A Five-Second Test to See Whether You’re Aging Well
If you can finish with 10 points, you're in great shape
Unfortunately, most modern fitness tests necessitate equipment, appointments or subscriptions. And too often, the free challenges that are out there cater to people who already have a good idea of how fit they are. This is why we’re big fans of a quick fitness test that prioritizes core strength, proprioception, and flexibility — the sort of stuff that matters a lot as you get up there in years.
How the quick fitness test works:
- Start in a standing position with 10 points
- Sit down in a cross-legged position on the floor
- Rise back up into a standing position
Simple, right? Only for each time you used a hand, knee or forearm to accomplish the task, you have to subtract a point. If you sat down and stood back up using only your core and leg strength, that’s a perfect 10. The goal is to land around eight points or better.
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As a medical contributor, Dr. Natalie Azar demonstrated in a recent appearance on Today, the “sit-to-stand test” (really a stand-to-sit-to-stand test) is deceptively tricky. If your core muscles aren’t exactly in fighting shape, it’s only natural that you’re going to recruit a limb for an extra push in getting back off the ground.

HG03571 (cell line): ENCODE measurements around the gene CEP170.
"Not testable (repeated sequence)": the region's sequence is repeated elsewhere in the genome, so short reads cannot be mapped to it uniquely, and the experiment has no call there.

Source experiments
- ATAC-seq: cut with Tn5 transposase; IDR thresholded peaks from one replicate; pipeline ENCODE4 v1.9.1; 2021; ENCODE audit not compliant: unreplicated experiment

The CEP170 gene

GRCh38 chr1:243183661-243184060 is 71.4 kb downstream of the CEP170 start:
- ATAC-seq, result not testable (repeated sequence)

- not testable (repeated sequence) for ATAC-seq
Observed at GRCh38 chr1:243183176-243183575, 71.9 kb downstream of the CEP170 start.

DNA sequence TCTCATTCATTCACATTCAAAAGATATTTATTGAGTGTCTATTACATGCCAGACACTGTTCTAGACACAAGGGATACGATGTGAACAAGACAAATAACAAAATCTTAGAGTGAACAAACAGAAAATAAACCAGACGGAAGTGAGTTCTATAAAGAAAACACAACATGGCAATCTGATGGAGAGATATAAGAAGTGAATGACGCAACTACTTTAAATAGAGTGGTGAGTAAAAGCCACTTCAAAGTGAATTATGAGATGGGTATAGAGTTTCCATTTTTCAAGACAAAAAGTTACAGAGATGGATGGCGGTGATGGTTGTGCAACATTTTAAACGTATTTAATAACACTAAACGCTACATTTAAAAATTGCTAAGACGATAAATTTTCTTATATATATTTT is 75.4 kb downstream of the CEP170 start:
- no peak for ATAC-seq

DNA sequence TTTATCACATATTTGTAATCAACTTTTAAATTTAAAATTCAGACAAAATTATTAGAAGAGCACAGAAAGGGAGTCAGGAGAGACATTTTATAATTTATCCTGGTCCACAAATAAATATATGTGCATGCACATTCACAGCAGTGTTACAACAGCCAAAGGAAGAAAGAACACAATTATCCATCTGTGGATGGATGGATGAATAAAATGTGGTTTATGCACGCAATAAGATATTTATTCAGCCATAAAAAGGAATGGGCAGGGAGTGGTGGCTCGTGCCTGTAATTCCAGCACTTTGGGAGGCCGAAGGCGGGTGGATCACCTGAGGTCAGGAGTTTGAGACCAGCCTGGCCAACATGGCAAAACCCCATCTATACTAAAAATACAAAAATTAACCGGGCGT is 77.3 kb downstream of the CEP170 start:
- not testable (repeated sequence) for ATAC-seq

Not to mention: If you’re injured, suffering from back pain, or attempting the test at the end of a long day, or after a night of poor sleep, when you’re feeling tight and tired, you may not register the best results. So try to find a healthy window to give this quick fitness test your best shot.
If you wind up with a low score or find yourself unable to get up at all, that’s okay. That’s information that you can work with — and a benchmark to measure future progress against.
Fitness has a track record of fetishizing size: The thinness of one’s waist, the thickness of one’s shoulders, etc. But when you’re on the back nine of your life, that stuff doesn’t matter much compared to being able to execute basic, everyday tasks with the success, familiarity, and even vigor that you once did.
Perhaps, instead of chasing core strength in an attempt to uncover our abs, we should get into a habit of planks, pelvic tilts, and dead bugs with an eye on easier aging. You don’t have to go crazy; no need to do 100 crunches or leg raises every day. Gentle attention to your core strength today will bring about gentler aging down the line.
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